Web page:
Protestors throughout the Bay Area are marching in response to the death of George Floyd, an unarmed black man who was killed by police officers in Minneapolis, Minnesota. A recent protest in Dublin garnered much support from the Tri-Valley and surrounding areas as hundreds of supporters flooded the streets to protest for change.
People from all ages and backgrounds came out in support for the movement which was led by mostly young people of color. The group marched 2.5 miles, escorted by the Dublin Police Department, from Emerald Glen Park to the intersection of Dublin Boulevard and Dougherty Road and took a knee for eight minutes to honor the amount of time George Floyd couldn’t breathe. Protests were mostly peaceful with the only complaint from protestors being that Dublin Police officers refused to kneel with protestors when being asked to show solidarity.
“It’s important to make a point in Dublin because wherever you go in the nation there is police inequality,” Kaden, a protest organizer, said. (Ed. note — The Express has reached out to the event organizers for Kaden’s last name but has not yet gotten a response.)
The protest started off with Tri-Valley residents, including the Mayor of Dublin David Haubert, stating why the protest is important and emphasizing that the protests will be peaceful throughout the march. The organizers also gave out masks and water bottles and informed protesters that they will be practicing social distancing.
Protesters started their march going westbound towards Dublin Boulevard. Many in the crowd held up signs with slogans like “Black Lives Matter”, “Justice for George Floyd” and “No Justice, No Peace.” Chants of “say his name” and “no racist police” were also used during the march.
As protestors walked along the streets, cars honked and drivers raised a fist in the air to show solidarity with those walking. Dublin residents not in the protest also joined in chants from their balconies to show support.
When protestors got to the intersection of Dublin Boulevard, protesters took a knee in silence for eight minutes. LPC student Ire Akinsola held up a “Black Lives Matter” sign and raised a fist in the air on his knee for the full eight minutes.
“I want people to know that what happened to George Floyd is wrong. I think it is equally important for the Tri-Valley to come together because everyone should be aware of an issue that has plagued the African-American community for years,” Akinsola said.
One of the bigger moments of the protest was the standoff between police and protestors at the Dublin Civic Center. A green gate separated the two groups as protestors pleaded for the police to kneel in solidarity. The officers in riot gear refused and stood facing the crowd for fifteen minutes until a black bus took them away. The crowd then dispersed and marched back to Emerald Glen Park.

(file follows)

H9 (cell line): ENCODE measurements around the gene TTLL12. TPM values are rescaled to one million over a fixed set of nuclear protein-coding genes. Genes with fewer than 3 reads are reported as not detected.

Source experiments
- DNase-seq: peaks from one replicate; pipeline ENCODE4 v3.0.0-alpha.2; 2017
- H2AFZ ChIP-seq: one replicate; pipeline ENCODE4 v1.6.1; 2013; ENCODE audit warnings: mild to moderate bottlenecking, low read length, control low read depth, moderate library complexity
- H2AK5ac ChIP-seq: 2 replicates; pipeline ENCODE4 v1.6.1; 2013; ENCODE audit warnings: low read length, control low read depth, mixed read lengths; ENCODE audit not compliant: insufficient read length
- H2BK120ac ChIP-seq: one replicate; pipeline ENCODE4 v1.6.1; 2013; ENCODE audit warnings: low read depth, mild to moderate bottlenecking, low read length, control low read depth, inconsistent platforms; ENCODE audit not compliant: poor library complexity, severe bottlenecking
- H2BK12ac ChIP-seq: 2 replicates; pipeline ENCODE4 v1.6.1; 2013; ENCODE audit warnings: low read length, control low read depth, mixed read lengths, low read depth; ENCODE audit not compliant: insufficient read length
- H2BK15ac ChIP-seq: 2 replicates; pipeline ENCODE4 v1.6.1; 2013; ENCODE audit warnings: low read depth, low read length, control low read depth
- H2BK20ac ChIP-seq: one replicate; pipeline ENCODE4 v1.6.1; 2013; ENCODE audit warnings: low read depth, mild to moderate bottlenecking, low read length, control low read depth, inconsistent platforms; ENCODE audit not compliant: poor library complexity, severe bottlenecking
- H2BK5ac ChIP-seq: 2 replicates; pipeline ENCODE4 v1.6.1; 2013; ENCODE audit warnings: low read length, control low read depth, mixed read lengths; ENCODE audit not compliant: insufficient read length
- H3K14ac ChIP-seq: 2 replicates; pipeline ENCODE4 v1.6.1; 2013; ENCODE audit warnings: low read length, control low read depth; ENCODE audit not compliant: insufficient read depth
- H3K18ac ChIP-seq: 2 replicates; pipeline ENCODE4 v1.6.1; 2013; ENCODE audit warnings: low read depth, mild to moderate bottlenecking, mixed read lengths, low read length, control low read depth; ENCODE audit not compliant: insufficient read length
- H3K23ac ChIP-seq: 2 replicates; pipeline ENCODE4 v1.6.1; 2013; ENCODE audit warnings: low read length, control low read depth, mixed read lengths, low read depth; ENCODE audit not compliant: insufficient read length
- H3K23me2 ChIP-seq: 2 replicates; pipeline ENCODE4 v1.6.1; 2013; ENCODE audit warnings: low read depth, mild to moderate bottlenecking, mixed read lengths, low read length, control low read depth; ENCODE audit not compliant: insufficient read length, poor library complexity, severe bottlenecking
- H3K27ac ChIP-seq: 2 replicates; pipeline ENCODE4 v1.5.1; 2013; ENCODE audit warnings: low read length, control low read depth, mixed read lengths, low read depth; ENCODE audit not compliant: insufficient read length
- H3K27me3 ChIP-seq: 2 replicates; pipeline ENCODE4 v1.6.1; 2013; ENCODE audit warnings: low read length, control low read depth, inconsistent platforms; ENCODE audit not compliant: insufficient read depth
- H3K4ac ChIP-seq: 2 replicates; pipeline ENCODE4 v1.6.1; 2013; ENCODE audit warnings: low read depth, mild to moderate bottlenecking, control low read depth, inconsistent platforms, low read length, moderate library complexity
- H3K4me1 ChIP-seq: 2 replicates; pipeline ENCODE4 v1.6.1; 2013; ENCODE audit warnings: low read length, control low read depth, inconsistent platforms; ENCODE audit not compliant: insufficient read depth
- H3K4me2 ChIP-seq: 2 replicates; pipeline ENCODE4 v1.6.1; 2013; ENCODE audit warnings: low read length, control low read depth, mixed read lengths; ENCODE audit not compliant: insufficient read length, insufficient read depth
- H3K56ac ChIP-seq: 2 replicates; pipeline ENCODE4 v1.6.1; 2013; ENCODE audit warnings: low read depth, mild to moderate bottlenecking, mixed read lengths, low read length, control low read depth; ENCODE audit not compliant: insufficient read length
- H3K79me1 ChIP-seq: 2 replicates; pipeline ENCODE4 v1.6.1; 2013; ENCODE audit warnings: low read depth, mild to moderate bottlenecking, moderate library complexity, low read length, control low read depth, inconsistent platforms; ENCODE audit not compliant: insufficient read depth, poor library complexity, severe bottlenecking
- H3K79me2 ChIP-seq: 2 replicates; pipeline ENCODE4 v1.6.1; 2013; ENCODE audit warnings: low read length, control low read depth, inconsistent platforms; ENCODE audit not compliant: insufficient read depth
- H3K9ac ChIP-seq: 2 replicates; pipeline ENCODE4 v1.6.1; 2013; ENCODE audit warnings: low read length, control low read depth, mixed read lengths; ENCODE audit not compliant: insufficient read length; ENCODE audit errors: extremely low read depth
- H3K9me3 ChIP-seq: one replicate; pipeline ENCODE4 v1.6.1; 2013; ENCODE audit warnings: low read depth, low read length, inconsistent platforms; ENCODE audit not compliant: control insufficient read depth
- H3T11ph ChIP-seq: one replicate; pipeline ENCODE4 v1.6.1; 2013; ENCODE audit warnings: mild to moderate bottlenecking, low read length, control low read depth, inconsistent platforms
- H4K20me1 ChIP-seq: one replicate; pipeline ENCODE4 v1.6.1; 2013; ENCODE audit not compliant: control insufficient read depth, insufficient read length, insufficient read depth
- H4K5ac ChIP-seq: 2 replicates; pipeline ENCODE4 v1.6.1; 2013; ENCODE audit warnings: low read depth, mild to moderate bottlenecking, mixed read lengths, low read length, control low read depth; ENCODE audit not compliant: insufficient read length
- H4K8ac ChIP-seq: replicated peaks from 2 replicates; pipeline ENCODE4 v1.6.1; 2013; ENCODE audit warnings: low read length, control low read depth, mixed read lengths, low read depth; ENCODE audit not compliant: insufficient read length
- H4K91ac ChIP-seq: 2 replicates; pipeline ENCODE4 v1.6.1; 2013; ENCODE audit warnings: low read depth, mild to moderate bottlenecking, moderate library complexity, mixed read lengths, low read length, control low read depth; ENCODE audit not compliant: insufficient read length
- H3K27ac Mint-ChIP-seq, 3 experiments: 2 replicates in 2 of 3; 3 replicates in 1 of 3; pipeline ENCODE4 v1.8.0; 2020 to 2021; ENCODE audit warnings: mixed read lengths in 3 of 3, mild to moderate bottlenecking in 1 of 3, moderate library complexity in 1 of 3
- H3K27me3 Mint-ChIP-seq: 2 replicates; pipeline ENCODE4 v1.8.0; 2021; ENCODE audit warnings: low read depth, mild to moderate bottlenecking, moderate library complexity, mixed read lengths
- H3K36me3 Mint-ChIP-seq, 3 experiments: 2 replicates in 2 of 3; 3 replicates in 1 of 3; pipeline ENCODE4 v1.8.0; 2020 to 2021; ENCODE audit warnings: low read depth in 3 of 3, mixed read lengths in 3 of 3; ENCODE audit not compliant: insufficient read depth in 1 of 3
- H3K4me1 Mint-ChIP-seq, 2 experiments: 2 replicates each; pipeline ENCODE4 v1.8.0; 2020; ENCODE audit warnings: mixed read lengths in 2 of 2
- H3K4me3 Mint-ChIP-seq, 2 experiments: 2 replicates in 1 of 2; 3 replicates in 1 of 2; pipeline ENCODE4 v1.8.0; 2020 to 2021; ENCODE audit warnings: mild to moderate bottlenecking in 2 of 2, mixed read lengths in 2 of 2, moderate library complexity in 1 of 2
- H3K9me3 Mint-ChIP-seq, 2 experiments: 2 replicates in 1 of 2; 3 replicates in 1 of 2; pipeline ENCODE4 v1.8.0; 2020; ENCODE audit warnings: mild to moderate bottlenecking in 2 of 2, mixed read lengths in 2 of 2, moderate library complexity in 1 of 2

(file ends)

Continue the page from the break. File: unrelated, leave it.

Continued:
The impact of the George Floyd death was felt by many in the community. People from all different backgrounds and ethnicities were in the crowd marching. One family in particular was wearing “Black Lives Matter” t-shirts and held up signs with the names of past police brutality victims such as Breonna Taylor, Oscar Grant and Eric Garner. The father of the family emphasized that he wants his children to “grow up being open minded and accepting of other people.”
Manav Patel, a member of student government and former staff member for the Bernie Sanders campaign, was very active in the protest and even led chants while marching.
“I believe we need to show up because it is crucial to tell members of the Black community that we see you, and we hear you. We need to protest to highlight that our country has systemic issues when it comes to the Black and Brown community,” Patel said.
Mayor David Haubert was adamant on marching with the people of his community. He was often on the frontlines of the protest and gave some words before the protests on his feelings on the subject of police brutality.
“I have been in contact with mayors around the country, around the state and in this Tri-Valley. And the feeling is unanimous. We are absolutely disgusted and cannot stand what we saw on that video,” Haubert said.
When asked what he thought of the federal government’s response to the handling of protests around the country, Haubert declined to comment.
The protest turned out hundreds of residents to be heard on the issue of police brutality. The protesters stayed peaceful and made sure to make a point that the people of the small suburban cities of the Tri-Valley are in support of George Floyd and his family.
“Protesting shows we can alter our national agenda and win reforms to help our country,” Patel said. “We, as a nation, can fight for the platform we want if we come out in masses.”
Nathan Canilao is the sports editor of The Express. Follow him @nathancanilao.